Joseph E. Stiglitz is an American economist and a professor at Columbia University. He is also the co-chair of the High-Level Expert Group on the Measurement of Economic Performance and Social Progress at the OECD, and the Chief Economist of the Roosevelt Institute. Stiglitz was awarded the Nobel Memorial Prize in Economic Sciences in 2001 and the John Bates Clark Medal in 1979. He is a former senior vice president and chief economist of the World Bank and a former chairman of the U.S. Council of Economic Advisers. In 2000, Stiglitz founded the Initiative for Policy Dialogue, a think tank on international development based at Columbia University. In 2011 he was named by Time magazine as one of the 100 most influential people in the world. Known for his pioneering work on asymmetric information, Stiglitz's research focuses on income distribution, climate change, corporate governance, public policy, macroeconomics and globalization. He is the author of numerous books including, most recently, People, Power, and Profits, Rewriting the Rules of the European Economy, and Globalization and Its Discontents Revisited.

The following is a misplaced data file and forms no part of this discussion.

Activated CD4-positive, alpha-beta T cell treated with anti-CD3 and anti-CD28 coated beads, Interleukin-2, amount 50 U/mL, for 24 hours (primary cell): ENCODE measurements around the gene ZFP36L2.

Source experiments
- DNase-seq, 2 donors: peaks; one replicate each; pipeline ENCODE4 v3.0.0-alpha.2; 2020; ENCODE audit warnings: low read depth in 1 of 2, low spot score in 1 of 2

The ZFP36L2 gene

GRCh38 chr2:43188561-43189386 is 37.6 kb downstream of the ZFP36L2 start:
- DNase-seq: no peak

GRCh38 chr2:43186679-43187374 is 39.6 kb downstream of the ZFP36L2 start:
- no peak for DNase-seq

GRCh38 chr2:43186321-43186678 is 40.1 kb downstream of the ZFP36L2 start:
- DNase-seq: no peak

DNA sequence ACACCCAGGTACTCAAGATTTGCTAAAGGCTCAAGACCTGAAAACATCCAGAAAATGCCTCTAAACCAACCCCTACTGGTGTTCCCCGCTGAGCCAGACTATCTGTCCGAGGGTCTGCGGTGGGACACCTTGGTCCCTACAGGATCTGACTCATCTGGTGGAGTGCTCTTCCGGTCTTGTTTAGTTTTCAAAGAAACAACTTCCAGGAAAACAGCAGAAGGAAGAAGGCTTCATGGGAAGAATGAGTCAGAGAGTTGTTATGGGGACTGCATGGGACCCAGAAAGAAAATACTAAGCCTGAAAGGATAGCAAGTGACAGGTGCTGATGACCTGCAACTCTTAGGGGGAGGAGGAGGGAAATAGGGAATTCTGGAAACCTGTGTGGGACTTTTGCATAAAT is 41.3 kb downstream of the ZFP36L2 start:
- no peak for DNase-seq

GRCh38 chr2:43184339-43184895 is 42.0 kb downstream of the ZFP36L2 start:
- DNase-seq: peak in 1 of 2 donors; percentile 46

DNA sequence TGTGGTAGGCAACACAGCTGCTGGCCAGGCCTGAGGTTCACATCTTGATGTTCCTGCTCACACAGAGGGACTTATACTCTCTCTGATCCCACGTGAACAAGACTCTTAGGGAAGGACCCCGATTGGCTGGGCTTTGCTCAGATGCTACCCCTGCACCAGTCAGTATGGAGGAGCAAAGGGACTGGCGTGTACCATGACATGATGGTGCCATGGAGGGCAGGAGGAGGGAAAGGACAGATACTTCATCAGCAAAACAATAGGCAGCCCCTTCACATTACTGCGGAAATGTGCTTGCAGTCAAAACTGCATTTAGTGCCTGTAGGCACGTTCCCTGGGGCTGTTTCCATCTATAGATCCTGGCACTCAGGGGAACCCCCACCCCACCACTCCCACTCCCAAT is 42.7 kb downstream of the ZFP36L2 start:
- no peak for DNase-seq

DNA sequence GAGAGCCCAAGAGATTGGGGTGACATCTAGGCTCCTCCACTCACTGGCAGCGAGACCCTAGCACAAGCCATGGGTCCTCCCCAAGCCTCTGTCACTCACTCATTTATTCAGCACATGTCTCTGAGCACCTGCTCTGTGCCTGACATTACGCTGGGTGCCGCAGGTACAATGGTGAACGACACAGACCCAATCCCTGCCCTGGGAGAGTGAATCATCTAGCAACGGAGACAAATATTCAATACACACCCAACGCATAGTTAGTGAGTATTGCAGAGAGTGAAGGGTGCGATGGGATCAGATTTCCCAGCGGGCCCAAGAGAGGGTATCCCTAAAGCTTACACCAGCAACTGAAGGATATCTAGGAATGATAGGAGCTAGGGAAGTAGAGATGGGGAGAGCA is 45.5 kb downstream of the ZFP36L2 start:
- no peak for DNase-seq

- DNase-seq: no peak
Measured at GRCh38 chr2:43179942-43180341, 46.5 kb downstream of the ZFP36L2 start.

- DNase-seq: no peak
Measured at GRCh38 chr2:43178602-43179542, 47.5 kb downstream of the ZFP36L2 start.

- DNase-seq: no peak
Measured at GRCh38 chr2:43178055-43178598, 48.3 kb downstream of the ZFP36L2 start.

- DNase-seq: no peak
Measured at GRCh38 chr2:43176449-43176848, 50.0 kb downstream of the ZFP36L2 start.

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    Olu Ajakaiye

    Executive Chairman, African Centre for Shared Development Capacity Building, Nigeria